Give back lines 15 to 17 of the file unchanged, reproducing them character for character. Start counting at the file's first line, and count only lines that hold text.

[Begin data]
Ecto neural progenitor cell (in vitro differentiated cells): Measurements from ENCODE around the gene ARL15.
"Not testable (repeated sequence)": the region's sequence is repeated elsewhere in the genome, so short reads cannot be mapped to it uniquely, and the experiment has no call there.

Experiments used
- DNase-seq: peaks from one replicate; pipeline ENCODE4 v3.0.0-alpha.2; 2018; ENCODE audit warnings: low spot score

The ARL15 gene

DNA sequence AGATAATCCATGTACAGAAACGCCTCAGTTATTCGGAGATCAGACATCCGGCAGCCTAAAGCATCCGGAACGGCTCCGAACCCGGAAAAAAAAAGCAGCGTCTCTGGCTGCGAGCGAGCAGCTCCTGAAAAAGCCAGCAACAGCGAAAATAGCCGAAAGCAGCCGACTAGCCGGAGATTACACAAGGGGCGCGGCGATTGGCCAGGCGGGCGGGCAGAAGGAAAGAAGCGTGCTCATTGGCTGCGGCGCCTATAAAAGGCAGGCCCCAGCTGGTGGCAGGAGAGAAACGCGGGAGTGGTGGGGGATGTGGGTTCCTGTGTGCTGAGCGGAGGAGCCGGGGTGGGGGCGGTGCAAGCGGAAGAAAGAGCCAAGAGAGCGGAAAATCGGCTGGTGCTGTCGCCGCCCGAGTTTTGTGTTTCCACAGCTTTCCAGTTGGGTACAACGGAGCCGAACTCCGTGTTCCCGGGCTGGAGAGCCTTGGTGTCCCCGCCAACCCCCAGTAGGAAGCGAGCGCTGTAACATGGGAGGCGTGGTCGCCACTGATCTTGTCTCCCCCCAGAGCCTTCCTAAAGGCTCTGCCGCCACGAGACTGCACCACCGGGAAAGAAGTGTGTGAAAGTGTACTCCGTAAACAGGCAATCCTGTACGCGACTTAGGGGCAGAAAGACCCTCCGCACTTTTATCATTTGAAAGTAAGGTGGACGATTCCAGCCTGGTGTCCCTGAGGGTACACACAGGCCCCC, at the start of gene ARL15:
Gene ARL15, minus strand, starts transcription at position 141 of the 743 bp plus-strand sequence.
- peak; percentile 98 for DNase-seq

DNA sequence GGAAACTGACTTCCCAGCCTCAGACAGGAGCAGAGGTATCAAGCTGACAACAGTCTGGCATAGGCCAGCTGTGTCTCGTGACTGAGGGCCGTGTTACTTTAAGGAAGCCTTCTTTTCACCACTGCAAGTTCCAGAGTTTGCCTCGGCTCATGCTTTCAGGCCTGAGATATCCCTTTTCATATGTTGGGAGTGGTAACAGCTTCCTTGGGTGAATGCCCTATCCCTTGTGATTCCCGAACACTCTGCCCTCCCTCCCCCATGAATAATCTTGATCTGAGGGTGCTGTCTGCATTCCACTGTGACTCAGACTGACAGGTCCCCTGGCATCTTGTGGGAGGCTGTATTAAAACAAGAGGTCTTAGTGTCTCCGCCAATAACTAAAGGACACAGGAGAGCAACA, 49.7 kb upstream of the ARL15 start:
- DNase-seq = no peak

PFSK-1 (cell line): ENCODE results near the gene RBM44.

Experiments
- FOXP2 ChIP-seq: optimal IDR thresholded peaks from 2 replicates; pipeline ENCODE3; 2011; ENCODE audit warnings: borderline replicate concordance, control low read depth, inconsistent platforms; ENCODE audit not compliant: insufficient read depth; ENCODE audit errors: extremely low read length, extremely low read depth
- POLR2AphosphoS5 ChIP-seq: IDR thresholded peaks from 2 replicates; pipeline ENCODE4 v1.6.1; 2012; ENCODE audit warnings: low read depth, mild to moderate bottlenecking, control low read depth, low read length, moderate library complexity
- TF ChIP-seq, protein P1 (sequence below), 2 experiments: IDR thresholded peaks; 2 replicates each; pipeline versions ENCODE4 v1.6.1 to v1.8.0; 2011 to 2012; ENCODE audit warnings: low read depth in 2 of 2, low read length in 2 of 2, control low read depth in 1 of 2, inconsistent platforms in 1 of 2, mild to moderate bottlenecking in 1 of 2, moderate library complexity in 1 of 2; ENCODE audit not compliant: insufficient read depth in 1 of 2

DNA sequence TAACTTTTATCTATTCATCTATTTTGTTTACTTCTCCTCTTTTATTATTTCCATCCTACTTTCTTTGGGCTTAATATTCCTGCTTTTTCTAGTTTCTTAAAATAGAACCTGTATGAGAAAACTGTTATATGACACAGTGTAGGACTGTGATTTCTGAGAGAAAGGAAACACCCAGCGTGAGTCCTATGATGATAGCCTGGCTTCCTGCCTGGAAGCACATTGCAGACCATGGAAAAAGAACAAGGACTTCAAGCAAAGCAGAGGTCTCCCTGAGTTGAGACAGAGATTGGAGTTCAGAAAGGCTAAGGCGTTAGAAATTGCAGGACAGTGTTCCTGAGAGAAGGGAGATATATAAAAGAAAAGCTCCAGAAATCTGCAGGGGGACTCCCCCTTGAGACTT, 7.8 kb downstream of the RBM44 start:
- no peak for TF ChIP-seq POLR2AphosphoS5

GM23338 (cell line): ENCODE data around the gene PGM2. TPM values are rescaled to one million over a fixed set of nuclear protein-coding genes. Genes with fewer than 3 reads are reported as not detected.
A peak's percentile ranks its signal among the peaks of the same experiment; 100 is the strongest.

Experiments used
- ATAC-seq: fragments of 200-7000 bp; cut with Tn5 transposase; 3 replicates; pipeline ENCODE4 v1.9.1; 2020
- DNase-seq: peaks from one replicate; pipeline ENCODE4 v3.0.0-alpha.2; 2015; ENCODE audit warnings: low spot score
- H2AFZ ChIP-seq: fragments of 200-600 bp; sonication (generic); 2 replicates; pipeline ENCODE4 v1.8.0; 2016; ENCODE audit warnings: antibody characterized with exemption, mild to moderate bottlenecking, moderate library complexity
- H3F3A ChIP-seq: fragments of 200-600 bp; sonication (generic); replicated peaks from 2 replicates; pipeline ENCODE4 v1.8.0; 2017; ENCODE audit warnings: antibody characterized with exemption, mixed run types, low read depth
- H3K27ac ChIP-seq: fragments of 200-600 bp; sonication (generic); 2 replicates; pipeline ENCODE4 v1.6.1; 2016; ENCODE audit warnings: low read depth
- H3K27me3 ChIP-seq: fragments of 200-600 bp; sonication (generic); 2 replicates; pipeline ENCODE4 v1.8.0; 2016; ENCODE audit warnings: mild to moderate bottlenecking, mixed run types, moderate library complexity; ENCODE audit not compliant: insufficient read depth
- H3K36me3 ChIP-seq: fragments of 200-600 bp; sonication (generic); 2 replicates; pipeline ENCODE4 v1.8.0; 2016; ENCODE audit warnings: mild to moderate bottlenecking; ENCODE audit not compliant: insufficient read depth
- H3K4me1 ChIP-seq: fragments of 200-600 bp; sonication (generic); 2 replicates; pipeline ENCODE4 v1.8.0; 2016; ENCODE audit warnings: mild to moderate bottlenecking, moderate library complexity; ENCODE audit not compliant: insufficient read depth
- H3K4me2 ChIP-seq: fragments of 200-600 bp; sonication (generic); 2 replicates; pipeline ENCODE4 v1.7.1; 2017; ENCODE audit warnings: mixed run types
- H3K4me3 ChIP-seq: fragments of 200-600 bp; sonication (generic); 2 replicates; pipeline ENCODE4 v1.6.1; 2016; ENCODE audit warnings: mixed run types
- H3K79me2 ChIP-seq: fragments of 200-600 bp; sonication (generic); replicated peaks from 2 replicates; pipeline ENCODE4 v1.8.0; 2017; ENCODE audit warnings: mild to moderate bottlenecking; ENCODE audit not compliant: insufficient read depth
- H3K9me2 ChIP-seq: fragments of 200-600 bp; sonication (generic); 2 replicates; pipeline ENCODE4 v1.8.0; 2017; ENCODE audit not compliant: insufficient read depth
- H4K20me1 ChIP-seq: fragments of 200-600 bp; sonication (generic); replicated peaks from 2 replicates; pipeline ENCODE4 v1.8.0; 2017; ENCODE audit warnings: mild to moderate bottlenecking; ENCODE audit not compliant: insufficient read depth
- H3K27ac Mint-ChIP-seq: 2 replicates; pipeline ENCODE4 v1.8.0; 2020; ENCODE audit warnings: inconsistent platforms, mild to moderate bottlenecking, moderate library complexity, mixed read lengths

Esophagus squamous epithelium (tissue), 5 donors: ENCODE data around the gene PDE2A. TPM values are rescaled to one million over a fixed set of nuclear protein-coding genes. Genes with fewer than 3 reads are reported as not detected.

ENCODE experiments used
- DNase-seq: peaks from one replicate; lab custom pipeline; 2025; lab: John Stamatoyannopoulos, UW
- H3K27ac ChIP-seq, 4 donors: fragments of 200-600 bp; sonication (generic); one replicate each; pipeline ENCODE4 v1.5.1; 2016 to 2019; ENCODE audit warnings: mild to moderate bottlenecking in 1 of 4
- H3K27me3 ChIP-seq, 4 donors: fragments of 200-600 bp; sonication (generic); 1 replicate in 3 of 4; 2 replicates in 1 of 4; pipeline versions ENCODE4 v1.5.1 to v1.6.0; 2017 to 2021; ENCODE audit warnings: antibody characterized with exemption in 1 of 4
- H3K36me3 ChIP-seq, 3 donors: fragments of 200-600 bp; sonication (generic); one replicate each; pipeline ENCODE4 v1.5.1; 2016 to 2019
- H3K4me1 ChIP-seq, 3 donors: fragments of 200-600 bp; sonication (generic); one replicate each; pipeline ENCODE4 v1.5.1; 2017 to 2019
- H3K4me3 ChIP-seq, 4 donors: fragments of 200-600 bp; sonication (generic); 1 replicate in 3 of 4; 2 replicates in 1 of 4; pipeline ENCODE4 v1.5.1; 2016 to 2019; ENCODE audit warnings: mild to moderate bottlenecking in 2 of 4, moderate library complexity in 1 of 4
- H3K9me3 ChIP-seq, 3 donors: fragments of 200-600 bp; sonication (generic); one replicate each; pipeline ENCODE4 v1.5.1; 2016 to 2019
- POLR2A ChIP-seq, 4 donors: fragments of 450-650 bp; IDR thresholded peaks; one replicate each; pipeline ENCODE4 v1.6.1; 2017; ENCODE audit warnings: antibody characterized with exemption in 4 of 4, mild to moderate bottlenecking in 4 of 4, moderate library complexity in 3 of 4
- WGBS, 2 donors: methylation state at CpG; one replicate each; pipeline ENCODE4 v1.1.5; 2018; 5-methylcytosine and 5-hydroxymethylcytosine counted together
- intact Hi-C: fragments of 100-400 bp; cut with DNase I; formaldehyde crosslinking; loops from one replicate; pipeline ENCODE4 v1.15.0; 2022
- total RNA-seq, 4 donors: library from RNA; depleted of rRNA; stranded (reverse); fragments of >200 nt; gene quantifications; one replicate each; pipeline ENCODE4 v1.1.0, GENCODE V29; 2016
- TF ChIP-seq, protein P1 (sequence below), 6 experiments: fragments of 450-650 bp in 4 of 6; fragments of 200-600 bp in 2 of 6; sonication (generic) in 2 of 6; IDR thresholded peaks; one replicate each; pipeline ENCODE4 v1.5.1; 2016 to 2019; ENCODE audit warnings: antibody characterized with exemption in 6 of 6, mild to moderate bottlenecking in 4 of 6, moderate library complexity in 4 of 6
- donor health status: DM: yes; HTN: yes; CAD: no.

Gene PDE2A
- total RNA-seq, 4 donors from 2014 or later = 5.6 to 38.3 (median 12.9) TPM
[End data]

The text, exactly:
- TF ChIP-seq, protein P1 (sequence below), 2 experiments: IDR thresholded peaks; 2 replicates each; pipeline versions ENCODE4 v1.6.1 to v1.8.0; 2011 to 2012; ENCODE audit warnings: low read depth in 2 of 2, low read length in 2 of 2, control low read depth in 1 of 2, inconsistent platforms in 1 of 2, mild to moderate bottlenecking in 1 of 2, moderate library complexity in 1 of 2; ENCODE audit not compliant: insufficient read depth in 1 of 2

DNA sequence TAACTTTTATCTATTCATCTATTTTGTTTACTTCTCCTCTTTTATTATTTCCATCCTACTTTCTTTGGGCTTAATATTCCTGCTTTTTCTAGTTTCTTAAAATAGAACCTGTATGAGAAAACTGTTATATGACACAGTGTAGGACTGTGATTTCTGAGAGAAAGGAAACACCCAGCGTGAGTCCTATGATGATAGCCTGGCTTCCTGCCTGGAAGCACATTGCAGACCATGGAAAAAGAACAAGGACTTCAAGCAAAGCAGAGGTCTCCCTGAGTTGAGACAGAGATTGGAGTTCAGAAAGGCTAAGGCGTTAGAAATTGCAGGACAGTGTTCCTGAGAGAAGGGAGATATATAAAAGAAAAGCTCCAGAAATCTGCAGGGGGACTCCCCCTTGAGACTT, 7.8 kb downstream of the RBM44 start:
- no peak for TF ChIP-seq POLR2AphosphoS5